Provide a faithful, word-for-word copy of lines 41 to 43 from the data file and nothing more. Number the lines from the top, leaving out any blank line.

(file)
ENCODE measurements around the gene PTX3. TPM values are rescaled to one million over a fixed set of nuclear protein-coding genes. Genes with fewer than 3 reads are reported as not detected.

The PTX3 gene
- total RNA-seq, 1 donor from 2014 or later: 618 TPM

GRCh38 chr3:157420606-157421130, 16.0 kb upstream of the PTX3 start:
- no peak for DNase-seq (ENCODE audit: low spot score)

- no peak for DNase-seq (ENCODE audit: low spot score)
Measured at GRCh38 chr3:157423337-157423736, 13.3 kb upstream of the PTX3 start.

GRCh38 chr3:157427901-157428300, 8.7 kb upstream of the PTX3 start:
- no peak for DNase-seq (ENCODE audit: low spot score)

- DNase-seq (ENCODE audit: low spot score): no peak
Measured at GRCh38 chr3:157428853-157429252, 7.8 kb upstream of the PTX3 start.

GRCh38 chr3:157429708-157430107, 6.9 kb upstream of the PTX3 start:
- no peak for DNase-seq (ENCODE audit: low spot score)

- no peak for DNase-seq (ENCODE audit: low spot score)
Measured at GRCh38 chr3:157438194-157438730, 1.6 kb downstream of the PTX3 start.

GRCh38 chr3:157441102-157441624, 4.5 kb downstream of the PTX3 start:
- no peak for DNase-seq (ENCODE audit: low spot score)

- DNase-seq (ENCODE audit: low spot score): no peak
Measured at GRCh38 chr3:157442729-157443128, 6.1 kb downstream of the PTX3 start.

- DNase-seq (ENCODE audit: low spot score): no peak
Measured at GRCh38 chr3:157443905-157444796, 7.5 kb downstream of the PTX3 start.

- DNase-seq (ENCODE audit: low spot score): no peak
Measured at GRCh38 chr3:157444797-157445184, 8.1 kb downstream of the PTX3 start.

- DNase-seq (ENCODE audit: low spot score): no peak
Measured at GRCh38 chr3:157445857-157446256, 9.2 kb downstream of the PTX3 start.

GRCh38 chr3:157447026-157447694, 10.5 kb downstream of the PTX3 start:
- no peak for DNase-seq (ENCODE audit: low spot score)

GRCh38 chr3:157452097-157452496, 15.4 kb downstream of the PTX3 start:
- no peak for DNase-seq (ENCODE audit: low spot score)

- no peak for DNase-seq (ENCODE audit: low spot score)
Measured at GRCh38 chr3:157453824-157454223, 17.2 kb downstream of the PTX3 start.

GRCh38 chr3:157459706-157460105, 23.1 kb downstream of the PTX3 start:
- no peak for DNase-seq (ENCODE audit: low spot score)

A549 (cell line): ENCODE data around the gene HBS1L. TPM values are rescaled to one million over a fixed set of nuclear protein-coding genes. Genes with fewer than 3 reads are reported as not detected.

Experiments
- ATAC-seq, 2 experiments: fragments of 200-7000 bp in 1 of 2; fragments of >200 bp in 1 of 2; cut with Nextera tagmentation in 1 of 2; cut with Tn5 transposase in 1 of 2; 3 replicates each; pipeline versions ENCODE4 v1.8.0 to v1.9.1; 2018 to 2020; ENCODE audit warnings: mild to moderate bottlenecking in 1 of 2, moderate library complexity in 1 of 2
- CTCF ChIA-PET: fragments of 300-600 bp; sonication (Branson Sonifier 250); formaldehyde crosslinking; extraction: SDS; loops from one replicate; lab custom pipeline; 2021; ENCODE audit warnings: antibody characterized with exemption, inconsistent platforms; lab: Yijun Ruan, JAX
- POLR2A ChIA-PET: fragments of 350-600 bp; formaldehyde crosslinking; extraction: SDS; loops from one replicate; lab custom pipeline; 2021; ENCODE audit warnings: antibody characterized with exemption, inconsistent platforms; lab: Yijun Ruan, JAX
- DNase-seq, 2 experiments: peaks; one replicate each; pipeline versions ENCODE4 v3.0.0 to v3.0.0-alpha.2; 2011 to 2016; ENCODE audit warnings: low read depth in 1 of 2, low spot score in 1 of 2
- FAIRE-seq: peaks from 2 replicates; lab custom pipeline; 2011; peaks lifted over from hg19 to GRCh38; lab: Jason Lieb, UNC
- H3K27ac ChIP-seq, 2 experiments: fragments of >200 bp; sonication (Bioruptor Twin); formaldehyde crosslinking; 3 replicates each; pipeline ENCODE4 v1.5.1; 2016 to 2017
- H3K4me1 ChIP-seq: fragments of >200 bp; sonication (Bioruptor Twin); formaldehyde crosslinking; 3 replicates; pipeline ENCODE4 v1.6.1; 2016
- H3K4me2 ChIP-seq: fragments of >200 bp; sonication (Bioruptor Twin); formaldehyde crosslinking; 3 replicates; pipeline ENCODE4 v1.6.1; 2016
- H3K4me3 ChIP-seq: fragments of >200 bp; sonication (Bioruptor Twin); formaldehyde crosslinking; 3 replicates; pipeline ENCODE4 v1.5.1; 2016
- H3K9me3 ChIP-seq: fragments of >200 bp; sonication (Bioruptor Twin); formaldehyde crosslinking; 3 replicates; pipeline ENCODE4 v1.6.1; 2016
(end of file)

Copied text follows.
- H3K27ac ChIP-seq, 2 experiments: fragments of >200 bp; sonication (Bioruptor Twin); formaldehyde crosslinking; 3 replicates each; pipeline ENCODE4 v1.5.1; 2016 to 2017
- H3K4me1 ChIP-seq: fragments of >200 bp; sonication (Bioruptor Twin); formaldehyde crosslinking; 3 replicates; pipeline ENCODE4 v1.6.1; 2016
- H3K4me2 ChIP-seq: fragments of >200 bp; sonication (Bioruptor Twin); formaldehyde crosslinking; 3 replicates; pipeline ENCODE4 v1.6.1; 2016